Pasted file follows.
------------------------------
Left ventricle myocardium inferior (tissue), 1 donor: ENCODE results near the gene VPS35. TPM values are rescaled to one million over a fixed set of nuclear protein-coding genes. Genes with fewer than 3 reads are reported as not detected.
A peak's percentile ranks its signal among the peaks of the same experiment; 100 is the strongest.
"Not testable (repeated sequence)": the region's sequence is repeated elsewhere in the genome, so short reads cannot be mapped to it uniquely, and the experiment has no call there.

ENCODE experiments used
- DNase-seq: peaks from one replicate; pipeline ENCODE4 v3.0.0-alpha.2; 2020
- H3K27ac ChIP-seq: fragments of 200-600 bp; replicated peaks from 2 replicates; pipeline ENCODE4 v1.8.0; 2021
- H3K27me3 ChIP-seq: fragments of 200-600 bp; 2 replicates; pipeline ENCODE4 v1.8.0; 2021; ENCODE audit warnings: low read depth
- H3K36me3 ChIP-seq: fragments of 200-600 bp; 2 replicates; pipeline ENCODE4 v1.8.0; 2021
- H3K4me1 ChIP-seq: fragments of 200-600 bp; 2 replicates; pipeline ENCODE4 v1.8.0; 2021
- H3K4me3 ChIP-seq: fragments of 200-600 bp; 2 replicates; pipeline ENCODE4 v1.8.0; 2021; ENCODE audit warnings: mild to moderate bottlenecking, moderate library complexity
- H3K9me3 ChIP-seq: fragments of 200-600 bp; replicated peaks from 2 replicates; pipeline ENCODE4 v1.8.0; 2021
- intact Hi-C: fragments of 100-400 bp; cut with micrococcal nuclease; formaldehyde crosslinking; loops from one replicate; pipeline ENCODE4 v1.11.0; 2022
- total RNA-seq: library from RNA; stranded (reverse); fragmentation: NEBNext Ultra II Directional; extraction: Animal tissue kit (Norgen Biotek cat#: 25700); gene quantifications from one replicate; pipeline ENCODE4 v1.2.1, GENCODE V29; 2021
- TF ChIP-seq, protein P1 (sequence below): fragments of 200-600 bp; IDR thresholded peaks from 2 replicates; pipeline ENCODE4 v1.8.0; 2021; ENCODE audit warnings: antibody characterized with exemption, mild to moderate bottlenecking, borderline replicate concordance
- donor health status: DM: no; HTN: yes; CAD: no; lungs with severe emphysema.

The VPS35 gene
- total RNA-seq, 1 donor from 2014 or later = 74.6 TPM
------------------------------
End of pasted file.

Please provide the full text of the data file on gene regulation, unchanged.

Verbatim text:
Left ventricle myocardium inferior (tissue), 1 donor: ENCODE results near the gene VPS35. TPM values are rescaled to one million over a fixed set of nuclear protein-coding genes. Genes with fewer than 3 reads are reported as not detected.
A peak's percentile ranks its signal among the peaks of the same experiment; 100 is the strongest.
"Not testable (repeated sequence)": the region's sequence is repeated elsewhere in the genome, so short reads cannot be mapped to it uniquely, and the experiment has no call there.

ENCODE experiments used
- DNase-seq: peaks from one replicate; pipeline ENCODE4 v3.0.0-alpha.2; 2020
- H3K27ac ChIP-seq: fragments of 200-600 bp; replicated peaks from 2 replicates; pipeline ENCODE4 v1.8.0; 2021
- H3K27me3 ChIP-seq: fragments of 200-600 bp; 2 replicates; pipeline ENCODE4 v1.8.0; 2021; ENCODE audit warnings: low read depth
- H3K36me3 ChIP-seq: fragments of 200-600 bp; 2 replicates; pipeline ENCODE4 v1.8.0; 2021
- H3K4me1 ChIP-seq: fragments of 200-600 bp; 2 replicates; pipeline ENCODE4 v1.8.0; 2021
- H3K4me3 ChIP-seq: fragments of 200-600 bp; 2 replicates; pipeline ENCODE4 v1.8.0; 2021; ENCODE audit warnings: mild to moderate bottlenecking, moderate library complexity
- H3K9me3 ChIP-seq: fragments of 200-600 bp; replicated peaks from 2 replicates; pipeline ENCODE4 v1.8.0; 2021
- intact Hi-C: fragments of 100-400 bp; cut with micrococcal nuclease; formaldehyde crosslinking; loops from one replicate; pipeline ENCODE4 v1.11.0; 2022
- total RNA-seq: library from RNA; stranded (reverse); fragmentation: NEBNext Ultra II Directional; extraction: Animal tissue kit (Norgen Biotek cat#: 25700); gene quantifications from one replicate; pipeline ENCODE4 v1.2.1, GENCODE V29; 2021
- TF ChIP-seq, protein P1 (sequence below): fragments of 200-600 bp; IDR thresholded peaks from 2 replicates; pipeline ENCODE4 v1.8.0; 2021; ENCODE audit warnings: antibody characterized with exemption, mild to moderate bottlenecking, borderline replicate concordance
- donor health status: DM: no; HTN: yes; CAD: no; lungs with severe emphysema.

The VPS35 gene
- total RNA-seq, 1 donor from 2014 or later = 74.6 TPM